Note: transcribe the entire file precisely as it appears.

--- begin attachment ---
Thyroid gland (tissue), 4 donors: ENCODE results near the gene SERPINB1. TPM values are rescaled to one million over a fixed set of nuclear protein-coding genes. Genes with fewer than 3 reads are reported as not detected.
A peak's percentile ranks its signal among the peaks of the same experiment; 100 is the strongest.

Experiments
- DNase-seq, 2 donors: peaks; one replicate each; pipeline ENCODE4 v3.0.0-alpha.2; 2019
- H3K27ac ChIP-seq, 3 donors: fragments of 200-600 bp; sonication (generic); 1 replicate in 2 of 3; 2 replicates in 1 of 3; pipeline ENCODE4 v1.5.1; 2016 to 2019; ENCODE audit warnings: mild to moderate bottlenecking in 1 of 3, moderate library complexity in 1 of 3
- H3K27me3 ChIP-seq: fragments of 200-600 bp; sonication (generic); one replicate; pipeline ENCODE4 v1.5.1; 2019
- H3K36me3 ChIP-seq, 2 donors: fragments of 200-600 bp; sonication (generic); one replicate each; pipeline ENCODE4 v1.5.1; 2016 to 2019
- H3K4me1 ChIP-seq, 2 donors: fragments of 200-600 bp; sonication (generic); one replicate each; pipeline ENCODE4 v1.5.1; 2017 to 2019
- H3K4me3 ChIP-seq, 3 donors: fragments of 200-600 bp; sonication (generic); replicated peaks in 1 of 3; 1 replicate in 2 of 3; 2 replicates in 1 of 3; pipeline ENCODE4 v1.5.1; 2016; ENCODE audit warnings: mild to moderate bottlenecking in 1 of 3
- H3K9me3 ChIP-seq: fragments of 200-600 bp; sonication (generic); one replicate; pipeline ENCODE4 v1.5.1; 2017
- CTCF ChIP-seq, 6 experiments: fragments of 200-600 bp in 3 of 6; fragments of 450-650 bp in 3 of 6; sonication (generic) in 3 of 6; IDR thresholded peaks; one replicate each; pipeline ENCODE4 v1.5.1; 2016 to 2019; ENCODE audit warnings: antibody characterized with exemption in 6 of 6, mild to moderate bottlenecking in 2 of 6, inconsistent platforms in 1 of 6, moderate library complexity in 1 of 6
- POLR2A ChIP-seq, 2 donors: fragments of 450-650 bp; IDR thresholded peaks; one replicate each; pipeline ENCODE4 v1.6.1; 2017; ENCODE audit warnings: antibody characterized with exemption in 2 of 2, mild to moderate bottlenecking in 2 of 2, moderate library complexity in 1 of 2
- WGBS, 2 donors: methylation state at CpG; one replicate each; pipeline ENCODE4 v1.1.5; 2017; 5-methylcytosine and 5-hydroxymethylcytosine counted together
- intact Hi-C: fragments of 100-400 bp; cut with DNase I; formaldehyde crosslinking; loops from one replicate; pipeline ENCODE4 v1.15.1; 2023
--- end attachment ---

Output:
Thyroid gland (tissue), 4 donors: ENCODE results near the gene SERPINB1. TPM values are rescaled to one million over a fixed set of nuclear protein-coding genes. Genes with fewer than 3 reads are reported as not detected.
A peak's percentile ranks its signal among the peaks of the same experiment; 100 is the strongest.

Experiments
- DNase-seq, 2 donors: peaks; one replicate each; pipeline ENCODE4 v3.0.0-alpha.2; 2019
- H3K27ac ChIP-seq, 3 donors: fragments of 200-600 bp; sonication (generic); 1 replicate in 2 of 3; 2 replicates in 1 of 3; pipeline ENCODE4 v1.5.1; 2016 to 2019; ENCODE audit warnings: mild to moderate bottlenecking in 1 of 3, moderate library complexity in 1 of 3
- H3K27me3 ChIP-seq: fragments of 200-600 bp; sonication (generic); one replicate; pipeline ENCODE4 v1.5.1; 2019
- H3K36me3 ChIP-seq, 2 donors: fragments of 200-600 bp; sonication (generic); one replicate each; pipeline ENCODE4 v1.5.1; 2016 to 2019
- H3K4me1 ChIP-seq, 2 donors: fragments of 200-600 bp; sonication (generic); one replicate each; pipeline ENCODE4 v1.5.1; 2017 to 2019
- H3K4me3 ChIP-seq, 3 donors: fragments of 200-600 bp; sonication (generic); replicated peaks in 1 of 3; 1 replicate in 2 of 3; 2 replicates in 1 of 3; pipeline ENCODE4 v1.5.1; 2016; ENCODE audit warnings: mild to moderate bottlenecking in 1 of 3
- H3K9me3 ChIP-seq: fragments of 200-600 bp; sonication (generic); one replicate; pipeline ENCODE4 v1.5.1; 2017
- CTCF ChIP-seq, 6 experiments: fragments of 200-600 bp in 3 of 6; fragments of 450-650 bp in 3 of 6; sonication (generic) in 3 of 6; IDR thresholded peaks; one replicate each; pipeline ENCODE4 v1.5.1; 2016 to 2019; ENCODE audit warnings: antibody characterized with exemption in 6 of 6, mild to moderate bottlenecking in 2 of 6, inconsistent platforms in 1 of 6, moderate library complexity in 1 of 6
- POLR2A ChIP-seq, 2 donors: fragments of 450-650 bp; IDR thresholded peaks; one replicate each; pipeline ENCODE4 v1.6.1; 2017; ENCODE audit warnings: antibody characterized with exemption in 2 of 2, mild to moderate bottlenecking in 2 of 2, moderate library complexity in 1 of 2
- WGBS, 2 donors: methylation state at CpG; one replicate each; pipeline ENCODE4 v1.1.5; 2017; 5-methylcytosine and 5-hydroxymethylcytosine counted together
- intact Hi-C: fragments of 100-400 bp; cut with DNase I; formaldehyde crosslinking; loops from one replicate; pipeline ENCODE4 v1.15.1; 2023